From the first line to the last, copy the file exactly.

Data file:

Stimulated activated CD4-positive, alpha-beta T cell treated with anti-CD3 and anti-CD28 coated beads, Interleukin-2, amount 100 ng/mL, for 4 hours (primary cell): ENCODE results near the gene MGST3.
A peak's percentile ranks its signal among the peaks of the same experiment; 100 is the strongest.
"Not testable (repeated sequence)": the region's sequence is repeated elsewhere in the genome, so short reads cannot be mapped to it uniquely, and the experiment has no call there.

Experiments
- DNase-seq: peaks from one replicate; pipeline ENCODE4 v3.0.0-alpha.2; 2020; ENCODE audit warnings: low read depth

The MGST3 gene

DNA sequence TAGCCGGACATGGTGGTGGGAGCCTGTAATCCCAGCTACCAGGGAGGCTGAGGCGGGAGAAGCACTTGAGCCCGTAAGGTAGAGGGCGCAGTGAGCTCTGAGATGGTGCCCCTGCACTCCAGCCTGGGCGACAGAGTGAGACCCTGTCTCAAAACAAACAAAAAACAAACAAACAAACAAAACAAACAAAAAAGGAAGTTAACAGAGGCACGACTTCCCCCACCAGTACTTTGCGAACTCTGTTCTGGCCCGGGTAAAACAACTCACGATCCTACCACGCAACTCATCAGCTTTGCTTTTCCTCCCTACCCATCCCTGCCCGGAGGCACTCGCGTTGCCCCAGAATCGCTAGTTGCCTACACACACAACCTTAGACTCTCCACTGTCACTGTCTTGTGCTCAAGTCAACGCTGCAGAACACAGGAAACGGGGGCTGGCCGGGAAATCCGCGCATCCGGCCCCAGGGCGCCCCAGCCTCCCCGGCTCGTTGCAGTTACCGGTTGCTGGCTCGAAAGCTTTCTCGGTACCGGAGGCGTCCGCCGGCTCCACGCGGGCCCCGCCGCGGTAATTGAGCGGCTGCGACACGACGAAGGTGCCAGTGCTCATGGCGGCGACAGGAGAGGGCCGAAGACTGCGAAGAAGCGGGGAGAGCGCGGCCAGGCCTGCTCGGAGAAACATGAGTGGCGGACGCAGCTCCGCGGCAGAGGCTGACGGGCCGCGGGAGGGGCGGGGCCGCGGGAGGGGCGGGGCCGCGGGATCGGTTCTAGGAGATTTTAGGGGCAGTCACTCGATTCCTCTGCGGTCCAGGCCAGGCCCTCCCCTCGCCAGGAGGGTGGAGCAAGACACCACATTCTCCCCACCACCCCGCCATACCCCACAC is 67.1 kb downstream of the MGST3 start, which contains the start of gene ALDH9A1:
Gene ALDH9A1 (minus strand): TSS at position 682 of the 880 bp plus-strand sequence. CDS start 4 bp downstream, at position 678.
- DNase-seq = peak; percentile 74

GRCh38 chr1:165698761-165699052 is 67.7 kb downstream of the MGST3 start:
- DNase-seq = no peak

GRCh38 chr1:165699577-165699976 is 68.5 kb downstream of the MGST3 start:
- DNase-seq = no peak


Stimulated activated CD4-positive, alpha-beta T cell treated with anti-CD3 and anti-CD28 coated beads, Interleukin-2, amount 100 ng/mL, for 4 hours (primary cell): ENCODE results near the gene MGST3.
A peak's percentile ranks its signal among the peaks of the same experiment; 100 is the strongest.
"Not testable (repeated sequence)": the region's sequence is repeated elsewhere in the genome, so short reads cannot be mapped to it uniquely, and the experiment has no call there.

Experiments
- DNase-seq: peaks from one replicate; pipeline ENCODE4 v3.0.0-alpha.2; 2020; ENCODE audit warnings: low read depth

The MGST3 gene

DNA sequence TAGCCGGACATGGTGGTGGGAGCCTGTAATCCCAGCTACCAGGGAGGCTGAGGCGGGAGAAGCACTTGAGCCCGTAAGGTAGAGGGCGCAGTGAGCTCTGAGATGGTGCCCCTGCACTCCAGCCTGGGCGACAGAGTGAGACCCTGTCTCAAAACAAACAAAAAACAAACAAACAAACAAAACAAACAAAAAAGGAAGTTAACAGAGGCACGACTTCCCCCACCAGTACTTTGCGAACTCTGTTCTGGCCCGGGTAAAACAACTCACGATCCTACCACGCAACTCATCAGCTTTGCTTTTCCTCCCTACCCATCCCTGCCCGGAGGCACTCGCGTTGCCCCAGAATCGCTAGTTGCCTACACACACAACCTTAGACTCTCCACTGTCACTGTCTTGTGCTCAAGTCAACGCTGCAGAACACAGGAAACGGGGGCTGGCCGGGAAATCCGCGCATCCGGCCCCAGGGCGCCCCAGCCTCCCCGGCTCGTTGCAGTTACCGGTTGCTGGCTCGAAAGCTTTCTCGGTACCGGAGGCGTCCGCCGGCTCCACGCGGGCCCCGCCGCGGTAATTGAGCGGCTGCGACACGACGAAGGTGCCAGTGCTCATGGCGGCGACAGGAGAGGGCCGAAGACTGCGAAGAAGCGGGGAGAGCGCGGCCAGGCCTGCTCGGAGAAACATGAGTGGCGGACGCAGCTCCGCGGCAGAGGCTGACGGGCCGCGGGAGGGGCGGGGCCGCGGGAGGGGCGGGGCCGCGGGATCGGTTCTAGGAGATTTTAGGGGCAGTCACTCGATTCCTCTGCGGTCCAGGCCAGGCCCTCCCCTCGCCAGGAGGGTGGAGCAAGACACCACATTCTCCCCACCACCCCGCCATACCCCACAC is 67.1 kb downstream of the MGST3 start, which contains the start of gene ALDH9A1:
Gene ALDH9A1 (minus strand): TSS at position 682 of the 880 bp plus-strand sequence. CDS start 4 bp downstream, at position 678.
- DNase-seq = peak; percentile 74

GRCh38 chr1:165698761-165699052 is 67.7 kb downstream of the MGST3 start:
- DNase-seq = no peak

GRCh38 chr1:165699577-165699976 is 68.5 kb downstream of the MGST3 start:
- DNase-seq = no peak